During traditional negotiations, most people default to what’s known as “position-based” bargaining. Prior to meeting or early during the discussions, each side stakes a position — a portfolio of demands — and then pursues that position. The negotiations then become all about obtaining these goals and seeking to deny the other party success. It’s competitive and adversarial.
An arguably more compassionate approach is “interest based” bargaining. First, you identify what is important to each person, and then you strive to meet those interests. Let’s say your soon-to-be ex wants the house badly. In a position-based framework, you may get nowhere fast. Even if you don’t care about the house, your attorney may press you to pretend to want it in order to put pressure on the person that does. If you really do want the house, this kind of bargaining gets even trickier. You probably can’t divide it into two parts and arrange for each party to live in half of it, so you would have to work toward compromise with a common result that everyone is unhappy.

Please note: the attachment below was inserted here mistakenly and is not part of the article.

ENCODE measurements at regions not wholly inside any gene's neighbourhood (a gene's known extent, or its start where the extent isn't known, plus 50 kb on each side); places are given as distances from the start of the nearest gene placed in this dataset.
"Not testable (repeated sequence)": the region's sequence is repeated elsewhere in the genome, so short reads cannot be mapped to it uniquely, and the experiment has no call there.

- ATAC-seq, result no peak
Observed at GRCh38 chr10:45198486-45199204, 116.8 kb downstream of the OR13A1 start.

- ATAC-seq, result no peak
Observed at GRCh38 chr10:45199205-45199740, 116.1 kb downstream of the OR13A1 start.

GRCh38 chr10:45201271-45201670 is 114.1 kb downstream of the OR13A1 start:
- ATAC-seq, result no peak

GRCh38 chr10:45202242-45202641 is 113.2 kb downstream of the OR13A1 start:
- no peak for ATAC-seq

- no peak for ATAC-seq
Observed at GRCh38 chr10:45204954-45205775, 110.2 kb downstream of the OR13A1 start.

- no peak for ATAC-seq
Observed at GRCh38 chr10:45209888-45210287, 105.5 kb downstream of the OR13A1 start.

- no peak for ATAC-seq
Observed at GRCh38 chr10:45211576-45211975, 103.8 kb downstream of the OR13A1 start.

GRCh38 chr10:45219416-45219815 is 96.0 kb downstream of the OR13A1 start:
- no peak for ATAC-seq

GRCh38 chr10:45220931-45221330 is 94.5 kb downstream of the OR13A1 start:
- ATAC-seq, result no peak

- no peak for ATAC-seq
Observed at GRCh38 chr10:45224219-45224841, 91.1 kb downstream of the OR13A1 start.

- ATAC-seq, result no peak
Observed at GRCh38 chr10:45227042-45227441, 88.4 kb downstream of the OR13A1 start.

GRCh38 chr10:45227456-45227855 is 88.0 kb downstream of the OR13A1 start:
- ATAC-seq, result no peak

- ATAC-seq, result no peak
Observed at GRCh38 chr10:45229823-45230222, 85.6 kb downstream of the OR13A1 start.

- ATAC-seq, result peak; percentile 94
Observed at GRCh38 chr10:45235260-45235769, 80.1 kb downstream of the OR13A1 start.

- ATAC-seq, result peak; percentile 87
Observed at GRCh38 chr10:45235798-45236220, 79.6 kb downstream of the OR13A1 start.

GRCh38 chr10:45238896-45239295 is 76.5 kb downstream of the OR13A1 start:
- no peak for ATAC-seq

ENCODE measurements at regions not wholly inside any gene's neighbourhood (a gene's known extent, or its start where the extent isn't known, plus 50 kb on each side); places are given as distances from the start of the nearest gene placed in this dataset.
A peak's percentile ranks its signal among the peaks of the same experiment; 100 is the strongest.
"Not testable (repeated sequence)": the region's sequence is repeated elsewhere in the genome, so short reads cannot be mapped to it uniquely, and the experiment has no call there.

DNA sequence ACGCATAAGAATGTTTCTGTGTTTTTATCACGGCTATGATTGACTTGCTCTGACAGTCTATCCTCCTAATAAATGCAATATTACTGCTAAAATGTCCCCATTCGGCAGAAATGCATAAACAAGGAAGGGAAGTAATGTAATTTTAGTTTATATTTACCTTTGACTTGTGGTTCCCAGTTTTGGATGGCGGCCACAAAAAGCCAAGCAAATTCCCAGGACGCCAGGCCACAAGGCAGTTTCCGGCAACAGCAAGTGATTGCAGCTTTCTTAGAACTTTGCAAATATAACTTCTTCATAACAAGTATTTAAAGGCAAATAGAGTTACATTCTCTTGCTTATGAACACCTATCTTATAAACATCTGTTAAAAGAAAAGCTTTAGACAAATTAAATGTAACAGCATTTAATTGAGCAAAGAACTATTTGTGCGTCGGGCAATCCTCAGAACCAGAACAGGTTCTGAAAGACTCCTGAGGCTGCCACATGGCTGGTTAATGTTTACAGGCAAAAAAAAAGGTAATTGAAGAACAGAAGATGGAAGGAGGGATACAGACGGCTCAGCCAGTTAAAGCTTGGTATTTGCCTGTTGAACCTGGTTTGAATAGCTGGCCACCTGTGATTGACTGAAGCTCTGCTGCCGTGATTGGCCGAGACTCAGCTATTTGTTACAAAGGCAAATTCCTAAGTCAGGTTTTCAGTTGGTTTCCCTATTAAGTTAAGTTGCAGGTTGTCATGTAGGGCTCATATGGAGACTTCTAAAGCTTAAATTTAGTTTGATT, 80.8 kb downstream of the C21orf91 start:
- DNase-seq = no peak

In an interest-based framework, more interesting things can happen. Maybe there are different ways the underlying concerns can be met. For instance, if your spouse wants the home because he or she needs to commute easily to work, you can brainstorm alternative options (e.g. telecommuting, using a car service, finding another home or apartment near work, etc.)
The point is that interest-based discussions tend to lead to more creativity and flexibility. Both parties have motivation to try to solve each other’s problems because they realize that is the best way to get what they both need. Rather than losing sleep over battles you don’t really have to win, you focus your attention on those things you do really want to walk away with, and stay flexible to the assets you don’t really need.